IN RE: Peter DIPIETRO, Petitioner
Peter DiPietro has filed four petitions for writs of mandamus. For the reasons that follow, we will deny the petitions.
In July 2019, DiPietro filed an action in the United States District Court for the District of New Jersey against the State of New Jersey, the New Jersey Department of Motor Vehicles, and various New Jersey state and municipal offices, courts, officials, and judges. The complaint sought hundreds of millions of dollars in damages for alleged violations of DiPietro’s constitutional rights. The complaint included, inter alia, a claim for $165 million against the Gloucester County Superior Court and Superior Court Judge Mary Beth Kramer (“the Gloucester County defendants”) for “unlawful detainment and incarceration” in a state proceeding related to child support. It also included claims against “Hamilton Township defendants,” including for $20 million each against the Hamilton Township Police Department and Police Officer Christen Mandela for “loss of [DiPietro’s] liberties by unlawful detainment,” and against the Hamilton Township Municipal Court and Municipal Court Judge Michele Verno for “issuing a void and unenforceable arrest warrant without jurisdiction.” In an order entered October 7, 2019, the complaint was dismissed without prejudice and Tierno was provided 30 days within which to amend his complaint.
DiPietro filed four separate documents in this Court entitled “Claim for a Common Law Writ of Procedendo.” The Clerk construed them as petitions for writs of mandamus (as we do) and docketed the petitions separately at C.A. Nos. 19-3227, 19-3228, 19-3322 and 19-3323. In the petitions filed in C.A. Nos. 19-3227, 19-3228 and 19-3322, DiPietro seeks orders directing the District Court to grant judgment against the Gloucester County and Hamilton Township defendants, the State of New Jersey and the New Jersey Department of Motor Vehicles. In the petition filed in C.A. No. 19-3223, he seeks an order directing judgment against all of the named defendants in the complaint. In each of his mandamus petitions, he seeks an order for a writ of execution to “seize all bank accounts, property etc.” from the defendants to satisfy the judgments. Also, in each petition and in affidavits accompanying his motions to proceed in forma pauperis, DiPietro complains that the District Judge’s impartiality might reasonably be questioned.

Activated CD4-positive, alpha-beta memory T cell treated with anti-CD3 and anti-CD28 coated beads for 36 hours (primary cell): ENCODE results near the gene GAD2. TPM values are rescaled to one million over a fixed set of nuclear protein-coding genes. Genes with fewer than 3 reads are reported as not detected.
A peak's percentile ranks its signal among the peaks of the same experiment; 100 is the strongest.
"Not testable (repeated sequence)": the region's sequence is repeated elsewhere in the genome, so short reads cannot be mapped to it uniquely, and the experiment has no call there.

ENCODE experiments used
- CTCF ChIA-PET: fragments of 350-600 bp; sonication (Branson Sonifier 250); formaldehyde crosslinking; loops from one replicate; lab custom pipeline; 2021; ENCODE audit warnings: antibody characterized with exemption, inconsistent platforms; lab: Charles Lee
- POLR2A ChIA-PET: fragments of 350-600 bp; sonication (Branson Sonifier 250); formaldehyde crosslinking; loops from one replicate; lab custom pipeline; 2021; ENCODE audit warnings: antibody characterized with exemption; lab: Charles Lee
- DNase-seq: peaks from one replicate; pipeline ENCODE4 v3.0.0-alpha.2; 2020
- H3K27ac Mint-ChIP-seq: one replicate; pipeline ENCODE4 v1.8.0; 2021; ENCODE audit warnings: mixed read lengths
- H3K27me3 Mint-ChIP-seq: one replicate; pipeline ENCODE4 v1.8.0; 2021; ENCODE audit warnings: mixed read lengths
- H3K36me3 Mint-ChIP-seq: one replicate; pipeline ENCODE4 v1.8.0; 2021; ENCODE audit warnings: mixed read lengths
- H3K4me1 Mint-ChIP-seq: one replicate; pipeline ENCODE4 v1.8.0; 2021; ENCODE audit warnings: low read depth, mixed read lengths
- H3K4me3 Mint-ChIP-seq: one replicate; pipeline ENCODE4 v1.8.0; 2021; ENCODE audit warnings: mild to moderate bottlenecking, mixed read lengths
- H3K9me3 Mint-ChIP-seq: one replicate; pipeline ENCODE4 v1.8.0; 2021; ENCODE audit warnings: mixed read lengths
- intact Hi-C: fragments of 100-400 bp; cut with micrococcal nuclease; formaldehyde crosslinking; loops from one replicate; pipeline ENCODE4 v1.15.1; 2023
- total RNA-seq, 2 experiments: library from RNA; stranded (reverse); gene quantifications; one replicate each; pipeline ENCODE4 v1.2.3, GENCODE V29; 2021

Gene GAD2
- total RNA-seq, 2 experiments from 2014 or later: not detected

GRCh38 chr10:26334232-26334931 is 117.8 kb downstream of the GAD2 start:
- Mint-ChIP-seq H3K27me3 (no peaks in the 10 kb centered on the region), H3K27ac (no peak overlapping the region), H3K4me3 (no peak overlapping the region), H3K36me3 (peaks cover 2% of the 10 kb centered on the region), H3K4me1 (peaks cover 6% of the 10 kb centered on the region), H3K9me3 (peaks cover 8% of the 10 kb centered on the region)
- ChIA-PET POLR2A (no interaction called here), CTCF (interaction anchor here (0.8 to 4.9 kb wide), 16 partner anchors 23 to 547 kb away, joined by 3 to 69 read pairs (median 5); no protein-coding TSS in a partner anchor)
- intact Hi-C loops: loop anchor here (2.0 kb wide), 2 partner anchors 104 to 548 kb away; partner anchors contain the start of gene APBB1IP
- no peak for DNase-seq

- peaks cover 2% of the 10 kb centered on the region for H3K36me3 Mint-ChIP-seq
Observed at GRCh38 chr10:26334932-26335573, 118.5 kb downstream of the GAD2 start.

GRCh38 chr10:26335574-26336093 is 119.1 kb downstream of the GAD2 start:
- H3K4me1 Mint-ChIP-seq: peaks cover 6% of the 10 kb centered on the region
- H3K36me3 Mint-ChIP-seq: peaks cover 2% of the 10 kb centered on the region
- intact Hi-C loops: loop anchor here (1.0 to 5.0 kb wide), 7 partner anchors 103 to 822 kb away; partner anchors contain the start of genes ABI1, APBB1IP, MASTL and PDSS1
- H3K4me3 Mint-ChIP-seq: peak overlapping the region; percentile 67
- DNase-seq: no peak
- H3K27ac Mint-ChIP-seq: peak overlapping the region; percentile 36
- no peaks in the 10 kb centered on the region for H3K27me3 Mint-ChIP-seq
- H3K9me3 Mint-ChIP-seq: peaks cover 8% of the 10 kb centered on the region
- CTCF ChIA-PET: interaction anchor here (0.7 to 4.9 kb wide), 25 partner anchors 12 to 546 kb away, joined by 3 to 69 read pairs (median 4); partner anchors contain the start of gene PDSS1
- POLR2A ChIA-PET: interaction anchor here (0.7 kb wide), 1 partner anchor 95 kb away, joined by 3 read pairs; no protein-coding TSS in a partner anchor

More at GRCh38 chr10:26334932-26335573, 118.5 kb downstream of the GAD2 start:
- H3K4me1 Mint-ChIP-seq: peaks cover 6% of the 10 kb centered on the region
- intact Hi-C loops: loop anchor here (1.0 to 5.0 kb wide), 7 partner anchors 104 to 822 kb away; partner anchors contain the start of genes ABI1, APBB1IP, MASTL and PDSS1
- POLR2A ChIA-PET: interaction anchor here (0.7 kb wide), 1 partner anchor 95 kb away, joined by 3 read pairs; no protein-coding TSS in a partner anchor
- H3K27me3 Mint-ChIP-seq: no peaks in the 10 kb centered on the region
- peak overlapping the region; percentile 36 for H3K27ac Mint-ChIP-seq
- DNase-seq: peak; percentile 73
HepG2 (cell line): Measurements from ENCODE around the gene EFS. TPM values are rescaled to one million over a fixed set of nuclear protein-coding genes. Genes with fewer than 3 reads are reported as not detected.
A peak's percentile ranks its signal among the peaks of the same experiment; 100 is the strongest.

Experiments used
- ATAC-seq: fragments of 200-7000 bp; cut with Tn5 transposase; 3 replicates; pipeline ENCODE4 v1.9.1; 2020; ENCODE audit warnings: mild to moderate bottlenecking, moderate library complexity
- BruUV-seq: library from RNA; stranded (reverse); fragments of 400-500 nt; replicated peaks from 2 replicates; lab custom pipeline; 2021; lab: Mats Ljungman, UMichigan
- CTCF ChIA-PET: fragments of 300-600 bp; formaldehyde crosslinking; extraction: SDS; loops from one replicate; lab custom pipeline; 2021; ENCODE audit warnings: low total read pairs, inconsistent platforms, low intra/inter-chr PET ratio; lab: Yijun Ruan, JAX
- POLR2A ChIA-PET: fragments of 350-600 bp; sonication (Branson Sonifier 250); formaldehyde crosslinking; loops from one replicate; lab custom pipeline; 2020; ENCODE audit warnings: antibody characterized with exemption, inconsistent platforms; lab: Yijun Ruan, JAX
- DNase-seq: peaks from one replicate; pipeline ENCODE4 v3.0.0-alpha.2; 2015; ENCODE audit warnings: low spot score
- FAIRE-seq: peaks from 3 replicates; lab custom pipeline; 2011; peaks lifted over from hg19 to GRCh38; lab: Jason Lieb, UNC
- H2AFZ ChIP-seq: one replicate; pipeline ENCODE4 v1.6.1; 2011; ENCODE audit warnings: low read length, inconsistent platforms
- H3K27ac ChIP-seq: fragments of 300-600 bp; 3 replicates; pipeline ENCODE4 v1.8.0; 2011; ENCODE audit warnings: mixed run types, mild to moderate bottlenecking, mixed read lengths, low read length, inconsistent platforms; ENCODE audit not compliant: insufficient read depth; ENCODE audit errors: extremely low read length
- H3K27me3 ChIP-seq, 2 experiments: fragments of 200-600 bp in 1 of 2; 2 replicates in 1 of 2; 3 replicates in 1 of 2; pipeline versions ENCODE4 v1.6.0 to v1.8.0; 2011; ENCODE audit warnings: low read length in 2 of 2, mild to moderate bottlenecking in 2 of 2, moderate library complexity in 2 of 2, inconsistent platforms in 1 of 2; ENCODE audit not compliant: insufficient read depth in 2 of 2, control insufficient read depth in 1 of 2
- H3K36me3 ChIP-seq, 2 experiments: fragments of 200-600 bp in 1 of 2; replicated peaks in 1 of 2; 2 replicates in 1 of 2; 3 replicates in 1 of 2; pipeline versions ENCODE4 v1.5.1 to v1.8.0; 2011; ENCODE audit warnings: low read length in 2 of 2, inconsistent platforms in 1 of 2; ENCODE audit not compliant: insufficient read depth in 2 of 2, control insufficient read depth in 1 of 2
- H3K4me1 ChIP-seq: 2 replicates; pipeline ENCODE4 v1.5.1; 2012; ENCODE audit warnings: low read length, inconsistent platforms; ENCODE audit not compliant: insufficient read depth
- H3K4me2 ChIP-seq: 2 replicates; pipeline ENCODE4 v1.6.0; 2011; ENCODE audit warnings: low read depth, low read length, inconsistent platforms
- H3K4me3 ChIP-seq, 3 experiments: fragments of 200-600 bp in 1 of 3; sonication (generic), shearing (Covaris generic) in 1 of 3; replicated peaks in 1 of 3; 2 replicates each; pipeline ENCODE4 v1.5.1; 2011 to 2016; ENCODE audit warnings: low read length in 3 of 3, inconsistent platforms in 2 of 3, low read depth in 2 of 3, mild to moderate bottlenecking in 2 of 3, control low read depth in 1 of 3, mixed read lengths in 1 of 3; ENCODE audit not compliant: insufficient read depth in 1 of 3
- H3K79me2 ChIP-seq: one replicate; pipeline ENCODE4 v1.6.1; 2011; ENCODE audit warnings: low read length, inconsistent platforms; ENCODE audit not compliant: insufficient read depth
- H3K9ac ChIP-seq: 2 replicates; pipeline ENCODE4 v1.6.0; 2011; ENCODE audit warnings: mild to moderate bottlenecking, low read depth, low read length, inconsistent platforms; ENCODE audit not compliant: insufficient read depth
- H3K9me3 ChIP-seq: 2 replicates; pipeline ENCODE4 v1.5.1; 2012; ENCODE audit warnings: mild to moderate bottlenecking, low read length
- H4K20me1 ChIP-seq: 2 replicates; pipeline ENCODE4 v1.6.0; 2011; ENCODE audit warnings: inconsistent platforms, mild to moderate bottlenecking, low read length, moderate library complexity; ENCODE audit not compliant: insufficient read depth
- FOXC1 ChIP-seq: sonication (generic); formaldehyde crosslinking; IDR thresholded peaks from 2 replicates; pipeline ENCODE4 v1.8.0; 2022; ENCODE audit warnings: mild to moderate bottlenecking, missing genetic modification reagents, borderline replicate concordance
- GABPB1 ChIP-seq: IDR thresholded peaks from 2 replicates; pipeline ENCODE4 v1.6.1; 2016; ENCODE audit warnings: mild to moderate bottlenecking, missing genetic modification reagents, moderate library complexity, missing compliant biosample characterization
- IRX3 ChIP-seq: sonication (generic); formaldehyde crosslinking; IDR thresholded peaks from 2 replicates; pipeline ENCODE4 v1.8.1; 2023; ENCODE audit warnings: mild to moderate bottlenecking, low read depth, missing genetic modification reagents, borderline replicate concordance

Mandamus provides a “drastic remedy that a court should grant only in extraordinary circumstances in response to an act amounting to a judicial usurpation of power.” Hahnemann Univ. Hosp. v. Edgar, 74 F.3d 456, 461 (3d Cir. 1996) (citations and internal quotation marks omitted). To justify the Court’s use of this extraordinary remedy, DiPietro must show a clear and indisputable right to the writ and that he has no other adequate means to obtain the relief desired. Haines v. Liggett Group Inc., 975 F.2d 81, 89 (3d Cir. 1992). Moreover, “[g]iven its drastic nature, a writ of mandamus should not be issued where relief may be obtained through an ordinary appeal.” In re Nwanze, 242 F.3d 521, 524 (3d Cir. 2001) (citation omitted). In his mandamus petitions, DiPietro essentially seeks relief that is sought in his related civil action. Because he can challenge the District Court’s judgment on appeal from a final order should it not grant relief in his favor on these claims, mandamus relief is not warranted.
With respect to his bias claims, DiPietro has not shown that he is entitled to an order compelling the District Judge’s recusal. See In re Kensington Int’l Ltd., 368 F.3d 289, 300-01 (3d Cir. 2004) (noting that a mandamus petition can be a proper means of challenging a district judge’s refusal to recuse pursuant to 28 U.S.C. § 455). Although he asserts that he has repeatedly filed motions to recuse the District Judge, and that those motions all have been denied, he has not filed such a motion in the related civil action here. In any event, DiPietro’s complaints are related to ordinary judicial decision making in his cases over which the District Judge has presided. Mere dissatisfaction with rulings does not warrant recusal. See Securacomm Consulting, Inc. v. Securacom Inc., 224 F.3d 273, 278 (3d Cir. 2000) (“We have repeatedly stated that a party’s displeasure with legal rulings does not form an adequate basis for recusal.”).
Based on the foregoing, DiPietro’s mandamus petitions will be denied.